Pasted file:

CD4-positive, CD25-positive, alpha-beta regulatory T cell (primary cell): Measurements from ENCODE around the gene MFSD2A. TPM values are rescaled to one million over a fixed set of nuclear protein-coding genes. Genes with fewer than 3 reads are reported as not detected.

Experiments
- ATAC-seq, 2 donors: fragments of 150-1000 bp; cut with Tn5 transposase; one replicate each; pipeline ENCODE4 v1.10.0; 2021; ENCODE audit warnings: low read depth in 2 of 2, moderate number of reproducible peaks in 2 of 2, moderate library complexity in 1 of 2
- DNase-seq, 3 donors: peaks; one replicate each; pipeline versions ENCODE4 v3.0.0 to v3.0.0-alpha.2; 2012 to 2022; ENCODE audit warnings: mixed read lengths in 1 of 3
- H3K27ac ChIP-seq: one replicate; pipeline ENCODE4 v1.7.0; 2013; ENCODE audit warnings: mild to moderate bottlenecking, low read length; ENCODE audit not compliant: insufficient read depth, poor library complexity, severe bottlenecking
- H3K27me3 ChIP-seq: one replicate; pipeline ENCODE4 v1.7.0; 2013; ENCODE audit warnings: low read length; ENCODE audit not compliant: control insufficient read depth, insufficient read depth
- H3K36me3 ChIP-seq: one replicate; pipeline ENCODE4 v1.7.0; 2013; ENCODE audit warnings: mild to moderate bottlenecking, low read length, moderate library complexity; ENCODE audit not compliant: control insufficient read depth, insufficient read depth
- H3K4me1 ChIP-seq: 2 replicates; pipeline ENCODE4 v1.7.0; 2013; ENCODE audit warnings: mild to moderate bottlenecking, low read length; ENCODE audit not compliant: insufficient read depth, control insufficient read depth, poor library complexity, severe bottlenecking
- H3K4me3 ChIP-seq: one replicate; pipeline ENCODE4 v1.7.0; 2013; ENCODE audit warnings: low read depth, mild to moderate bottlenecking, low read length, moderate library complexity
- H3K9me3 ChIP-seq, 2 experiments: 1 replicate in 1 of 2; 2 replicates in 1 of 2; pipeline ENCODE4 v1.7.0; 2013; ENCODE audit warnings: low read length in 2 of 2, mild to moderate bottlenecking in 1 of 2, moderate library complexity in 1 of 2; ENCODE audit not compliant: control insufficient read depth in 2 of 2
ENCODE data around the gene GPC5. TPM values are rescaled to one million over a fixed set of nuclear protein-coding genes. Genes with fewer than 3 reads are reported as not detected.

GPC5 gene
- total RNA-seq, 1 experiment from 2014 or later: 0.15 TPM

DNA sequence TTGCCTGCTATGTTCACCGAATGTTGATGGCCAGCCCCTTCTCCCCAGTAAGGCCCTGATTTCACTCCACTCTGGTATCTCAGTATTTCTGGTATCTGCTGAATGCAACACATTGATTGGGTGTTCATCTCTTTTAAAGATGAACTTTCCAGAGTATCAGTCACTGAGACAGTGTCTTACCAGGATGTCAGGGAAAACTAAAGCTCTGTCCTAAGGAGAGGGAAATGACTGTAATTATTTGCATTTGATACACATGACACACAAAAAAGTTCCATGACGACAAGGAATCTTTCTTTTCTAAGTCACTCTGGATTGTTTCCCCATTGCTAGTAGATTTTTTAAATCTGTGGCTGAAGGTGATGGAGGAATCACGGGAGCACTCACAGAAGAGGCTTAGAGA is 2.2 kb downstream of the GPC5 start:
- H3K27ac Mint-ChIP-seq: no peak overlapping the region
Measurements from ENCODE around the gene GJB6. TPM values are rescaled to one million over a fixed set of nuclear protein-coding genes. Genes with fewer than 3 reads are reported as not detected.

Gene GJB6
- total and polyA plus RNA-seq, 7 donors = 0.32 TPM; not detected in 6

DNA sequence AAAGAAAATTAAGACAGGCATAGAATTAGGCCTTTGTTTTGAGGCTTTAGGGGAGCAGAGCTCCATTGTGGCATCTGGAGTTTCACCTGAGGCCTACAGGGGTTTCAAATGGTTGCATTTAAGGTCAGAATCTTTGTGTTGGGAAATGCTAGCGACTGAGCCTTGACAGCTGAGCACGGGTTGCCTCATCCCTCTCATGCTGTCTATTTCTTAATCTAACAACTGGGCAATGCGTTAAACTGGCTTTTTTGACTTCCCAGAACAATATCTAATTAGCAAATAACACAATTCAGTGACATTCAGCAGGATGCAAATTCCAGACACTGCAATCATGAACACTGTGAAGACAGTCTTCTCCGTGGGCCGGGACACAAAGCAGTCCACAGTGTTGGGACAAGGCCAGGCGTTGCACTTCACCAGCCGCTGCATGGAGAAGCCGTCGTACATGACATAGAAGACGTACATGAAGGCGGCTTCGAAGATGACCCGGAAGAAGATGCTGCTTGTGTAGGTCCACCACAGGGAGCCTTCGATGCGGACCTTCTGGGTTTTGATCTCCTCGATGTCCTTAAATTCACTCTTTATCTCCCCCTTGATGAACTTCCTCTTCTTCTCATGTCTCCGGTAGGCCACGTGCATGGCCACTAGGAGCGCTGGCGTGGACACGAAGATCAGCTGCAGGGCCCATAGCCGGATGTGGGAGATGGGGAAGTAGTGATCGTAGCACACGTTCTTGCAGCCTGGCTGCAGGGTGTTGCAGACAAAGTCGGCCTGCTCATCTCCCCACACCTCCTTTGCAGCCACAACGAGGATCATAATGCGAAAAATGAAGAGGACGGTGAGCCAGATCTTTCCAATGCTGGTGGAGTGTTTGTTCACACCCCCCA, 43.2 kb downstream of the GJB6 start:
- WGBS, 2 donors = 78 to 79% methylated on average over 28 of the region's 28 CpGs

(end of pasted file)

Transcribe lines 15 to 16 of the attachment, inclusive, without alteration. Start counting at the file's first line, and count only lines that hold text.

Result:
- H3K27ac Mint-ChIP-seq: no peak overlapping the region
Measurements from ENCODE around the gene GJB6. TPM values are rescaled to one million over a fixed set of nuclear protein-coding genes. Genes with fewer than 3 reads are reported as not detected.